Nuclear Dynamics in Cell and Developmental Biology
Dr Peter Askjaer
Development of an organism requires precise orchestrating of numerous biological processes. In particular, control of gene expression and accurate cell division are of paramount importance to all forms of life and involve extensive interactions between proteins and chromatin. In eukaryotic cells, access to the genome is controlled by the nuclear envelope (NE), which serves as a selective permeability barrier and chromatin organizer.
The NE consists of three major components: the nuclear membranes, the nuclear pore complexes (NPCs), and the nuclear lamina. NPCs are composed of multiple copies of approximately 30 different nucleoporins and regulate transport between the cytoplasm and the nucleus. Through a systematic depletion we have identified several nucleoporins that are essential for correct segregation of chromosomes and for reforming the NE after mitosis. For instance, we have recently discovered an interaction between the nucleoporin NUP107/NPP-5 and the Spindle Assembly Checkpoint protein MAD1. In our analysis of nucleoporins and other NE proteins we combine advanced light microscopy, genome-wide RNAi and biochemical approaches.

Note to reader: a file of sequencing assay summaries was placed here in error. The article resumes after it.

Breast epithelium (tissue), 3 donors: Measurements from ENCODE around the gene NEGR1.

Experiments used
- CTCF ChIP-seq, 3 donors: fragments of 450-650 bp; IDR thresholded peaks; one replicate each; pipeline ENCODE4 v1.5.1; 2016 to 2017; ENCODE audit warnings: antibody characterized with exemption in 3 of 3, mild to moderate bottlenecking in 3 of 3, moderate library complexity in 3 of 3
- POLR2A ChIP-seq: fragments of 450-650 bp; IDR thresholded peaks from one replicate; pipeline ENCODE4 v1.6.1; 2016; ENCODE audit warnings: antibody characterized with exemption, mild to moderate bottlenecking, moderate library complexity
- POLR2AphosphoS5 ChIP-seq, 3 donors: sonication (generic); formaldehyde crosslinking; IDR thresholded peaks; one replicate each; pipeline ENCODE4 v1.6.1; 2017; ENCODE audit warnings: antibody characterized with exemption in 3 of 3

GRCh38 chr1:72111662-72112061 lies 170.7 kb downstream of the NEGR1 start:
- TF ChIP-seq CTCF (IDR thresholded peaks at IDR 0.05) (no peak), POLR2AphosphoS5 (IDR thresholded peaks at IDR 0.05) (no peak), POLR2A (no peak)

Interactions between the NE and chromatin can be studied in vivo using the DamID technique. Taking advantage of the genetic amenability of the nematode Caenorhabditis elegans we are probing the dynamics of these interactions during development and across genetic backgrounds that mimic human pathogenic situations. We focus our attention on genes related to NE-associated diseases, collectively known as laminopathies.
Finally, we also aim to unravel the biological function of the conserved protein kinase VRK-1. Through phosphorylation, protein kinases act as regulators of up to ~30% of the human proteome. VRK-1 substrates include chromatin proteins (e.g. BAF, histones) and transcription factors (e.g. TP53, JUN). Loss of VRK-1 activity in mammals is associated with sterility and neurological phenotypes, but the disease mechanisms are unclear. We have described specific subcellular and organogenesis defects in C. elegans mutant for vrk-1 and we aim to link these to human physiology.